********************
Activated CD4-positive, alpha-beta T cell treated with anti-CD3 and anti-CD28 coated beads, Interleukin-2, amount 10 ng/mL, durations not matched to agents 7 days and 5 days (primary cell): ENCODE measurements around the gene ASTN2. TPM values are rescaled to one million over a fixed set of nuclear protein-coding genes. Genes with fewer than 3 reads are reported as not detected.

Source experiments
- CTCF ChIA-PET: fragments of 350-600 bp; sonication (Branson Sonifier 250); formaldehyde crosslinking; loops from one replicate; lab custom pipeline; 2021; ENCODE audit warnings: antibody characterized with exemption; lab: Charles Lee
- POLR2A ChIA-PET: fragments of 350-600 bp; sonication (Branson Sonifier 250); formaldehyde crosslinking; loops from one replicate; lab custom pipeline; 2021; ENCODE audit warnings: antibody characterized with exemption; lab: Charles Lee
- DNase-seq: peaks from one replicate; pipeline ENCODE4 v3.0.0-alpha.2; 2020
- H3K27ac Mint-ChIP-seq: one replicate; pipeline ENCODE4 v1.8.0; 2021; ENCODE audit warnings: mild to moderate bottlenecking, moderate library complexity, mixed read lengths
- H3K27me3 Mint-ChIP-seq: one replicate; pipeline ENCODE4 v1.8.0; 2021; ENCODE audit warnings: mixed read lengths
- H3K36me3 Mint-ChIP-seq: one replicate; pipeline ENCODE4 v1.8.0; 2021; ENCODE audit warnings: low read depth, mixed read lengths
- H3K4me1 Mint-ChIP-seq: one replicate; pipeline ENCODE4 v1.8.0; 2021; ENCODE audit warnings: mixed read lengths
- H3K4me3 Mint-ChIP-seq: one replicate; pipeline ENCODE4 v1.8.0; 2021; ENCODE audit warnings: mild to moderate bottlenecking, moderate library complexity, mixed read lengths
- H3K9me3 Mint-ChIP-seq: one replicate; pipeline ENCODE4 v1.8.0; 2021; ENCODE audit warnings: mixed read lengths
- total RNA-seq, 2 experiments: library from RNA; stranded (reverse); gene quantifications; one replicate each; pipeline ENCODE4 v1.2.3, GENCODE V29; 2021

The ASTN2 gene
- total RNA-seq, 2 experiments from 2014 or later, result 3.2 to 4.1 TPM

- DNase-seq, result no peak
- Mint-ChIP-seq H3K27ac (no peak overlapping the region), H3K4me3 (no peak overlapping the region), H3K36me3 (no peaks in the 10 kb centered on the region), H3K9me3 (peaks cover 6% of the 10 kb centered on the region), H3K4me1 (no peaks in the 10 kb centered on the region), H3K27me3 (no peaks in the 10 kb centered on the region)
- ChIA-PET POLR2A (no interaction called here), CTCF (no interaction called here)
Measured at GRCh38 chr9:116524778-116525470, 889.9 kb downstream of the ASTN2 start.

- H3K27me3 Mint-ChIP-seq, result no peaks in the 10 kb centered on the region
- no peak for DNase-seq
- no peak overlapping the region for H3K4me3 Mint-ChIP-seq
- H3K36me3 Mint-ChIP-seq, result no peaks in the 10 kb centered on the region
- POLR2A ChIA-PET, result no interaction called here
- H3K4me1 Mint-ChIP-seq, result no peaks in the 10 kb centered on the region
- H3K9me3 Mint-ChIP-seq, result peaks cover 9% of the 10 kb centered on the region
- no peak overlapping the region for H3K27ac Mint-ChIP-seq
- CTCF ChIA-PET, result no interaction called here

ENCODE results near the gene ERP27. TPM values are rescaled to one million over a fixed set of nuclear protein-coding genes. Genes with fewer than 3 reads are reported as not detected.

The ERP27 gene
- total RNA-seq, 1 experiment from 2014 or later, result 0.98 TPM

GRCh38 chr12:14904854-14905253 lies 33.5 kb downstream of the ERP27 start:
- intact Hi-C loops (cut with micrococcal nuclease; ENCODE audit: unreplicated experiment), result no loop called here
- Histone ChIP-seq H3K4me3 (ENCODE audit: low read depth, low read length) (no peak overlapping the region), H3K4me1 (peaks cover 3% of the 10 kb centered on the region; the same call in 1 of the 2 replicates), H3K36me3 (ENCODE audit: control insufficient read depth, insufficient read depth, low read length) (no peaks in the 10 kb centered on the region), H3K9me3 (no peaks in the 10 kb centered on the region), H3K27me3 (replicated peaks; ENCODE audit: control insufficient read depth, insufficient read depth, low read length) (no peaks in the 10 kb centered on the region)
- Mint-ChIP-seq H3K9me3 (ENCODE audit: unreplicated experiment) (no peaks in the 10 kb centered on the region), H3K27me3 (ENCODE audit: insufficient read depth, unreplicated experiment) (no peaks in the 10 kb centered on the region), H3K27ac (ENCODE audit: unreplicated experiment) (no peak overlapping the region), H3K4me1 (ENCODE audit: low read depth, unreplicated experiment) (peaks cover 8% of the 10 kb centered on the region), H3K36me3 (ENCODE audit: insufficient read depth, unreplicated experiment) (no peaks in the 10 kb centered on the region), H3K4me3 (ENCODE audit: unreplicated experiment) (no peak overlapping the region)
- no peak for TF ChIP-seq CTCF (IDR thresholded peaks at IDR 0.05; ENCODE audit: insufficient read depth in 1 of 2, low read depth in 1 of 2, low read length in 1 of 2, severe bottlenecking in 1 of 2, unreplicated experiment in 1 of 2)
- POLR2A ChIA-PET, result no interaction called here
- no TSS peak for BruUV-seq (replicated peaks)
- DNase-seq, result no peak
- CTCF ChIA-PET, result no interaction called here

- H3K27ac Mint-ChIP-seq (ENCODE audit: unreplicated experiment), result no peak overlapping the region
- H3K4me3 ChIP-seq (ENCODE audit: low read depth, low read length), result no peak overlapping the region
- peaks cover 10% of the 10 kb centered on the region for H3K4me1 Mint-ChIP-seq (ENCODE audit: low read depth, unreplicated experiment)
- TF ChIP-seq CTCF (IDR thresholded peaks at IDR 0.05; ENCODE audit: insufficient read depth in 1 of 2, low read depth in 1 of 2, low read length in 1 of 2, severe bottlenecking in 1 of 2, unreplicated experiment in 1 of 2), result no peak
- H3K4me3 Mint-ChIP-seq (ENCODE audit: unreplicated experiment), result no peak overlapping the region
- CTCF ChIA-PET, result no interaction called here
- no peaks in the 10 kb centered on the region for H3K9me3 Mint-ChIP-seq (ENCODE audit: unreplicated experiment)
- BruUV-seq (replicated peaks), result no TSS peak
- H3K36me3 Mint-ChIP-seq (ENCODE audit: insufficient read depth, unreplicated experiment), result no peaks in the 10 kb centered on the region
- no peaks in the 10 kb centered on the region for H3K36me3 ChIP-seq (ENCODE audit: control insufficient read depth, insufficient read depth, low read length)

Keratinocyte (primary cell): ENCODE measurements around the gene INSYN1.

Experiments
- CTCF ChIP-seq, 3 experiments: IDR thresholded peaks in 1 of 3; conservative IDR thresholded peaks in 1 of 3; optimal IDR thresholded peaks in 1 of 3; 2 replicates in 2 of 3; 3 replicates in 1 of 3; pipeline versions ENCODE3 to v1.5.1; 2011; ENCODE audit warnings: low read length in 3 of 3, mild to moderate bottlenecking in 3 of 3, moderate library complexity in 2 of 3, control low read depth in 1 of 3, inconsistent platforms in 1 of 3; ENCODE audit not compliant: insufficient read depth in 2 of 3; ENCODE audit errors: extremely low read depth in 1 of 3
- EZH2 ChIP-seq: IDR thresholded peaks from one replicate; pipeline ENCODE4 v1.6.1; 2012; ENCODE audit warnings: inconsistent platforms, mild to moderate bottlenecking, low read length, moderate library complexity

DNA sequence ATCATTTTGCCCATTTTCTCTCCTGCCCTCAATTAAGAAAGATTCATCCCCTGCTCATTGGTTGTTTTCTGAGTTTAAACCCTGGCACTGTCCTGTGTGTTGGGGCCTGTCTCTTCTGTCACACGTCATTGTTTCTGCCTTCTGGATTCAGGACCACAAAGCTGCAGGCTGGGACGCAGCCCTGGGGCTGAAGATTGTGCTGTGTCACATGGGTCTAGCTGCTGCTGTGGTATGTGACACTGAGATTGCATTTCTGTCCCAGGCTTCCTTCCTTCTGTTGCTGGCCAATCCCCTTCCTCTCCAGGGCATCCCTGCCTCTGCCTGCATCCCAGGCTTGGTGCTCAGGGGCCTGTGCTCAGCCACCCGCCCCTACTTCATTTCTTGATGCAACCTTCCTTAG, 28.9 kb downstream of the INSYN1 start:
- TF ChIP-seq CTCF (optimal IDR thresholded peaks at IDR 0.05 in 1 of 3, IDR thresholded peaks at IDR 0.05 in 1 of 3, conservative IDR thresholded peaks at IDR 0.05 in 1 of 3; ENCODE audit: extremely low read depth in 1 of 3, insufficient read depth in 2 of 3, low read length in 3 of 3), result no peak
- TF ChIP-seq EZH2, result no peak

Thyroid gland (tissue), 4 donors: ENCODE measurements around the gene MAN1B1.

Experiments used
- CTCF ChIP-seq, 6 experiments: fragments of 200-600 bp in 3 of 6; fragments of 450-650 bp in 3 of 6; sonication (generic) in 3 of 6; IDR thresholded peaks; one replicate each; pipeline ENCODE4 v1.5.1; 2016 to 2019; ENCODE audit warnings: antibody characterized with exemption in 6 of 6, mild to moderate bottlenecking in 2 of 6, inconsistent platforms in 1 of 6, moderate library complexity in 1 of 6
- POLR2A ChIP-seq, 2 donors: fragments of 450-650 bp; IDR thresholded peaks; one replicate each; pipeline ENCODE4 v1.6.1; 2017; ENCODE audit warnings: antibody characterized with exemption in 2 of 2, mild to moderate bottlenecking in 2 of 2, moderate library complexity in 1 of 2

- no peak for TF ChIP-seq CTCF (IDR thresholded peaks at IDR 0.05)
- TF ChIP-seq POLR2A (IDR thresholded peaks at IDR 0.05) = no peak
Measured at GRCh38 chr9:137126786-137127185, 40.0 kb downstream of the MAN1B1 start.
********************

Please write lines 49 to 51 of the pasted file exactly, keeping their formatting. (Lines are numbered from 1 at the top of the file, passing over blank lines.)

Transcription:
- no peaks in the 10 kb centered on the region for H3K36me3 ChIP-seq (ENCODE audit: control insufficient read depth, insufficient read depth, low read length)

Keratinocyte (primary cell): ENCODE measurements around the gene INSYN1.

Experiments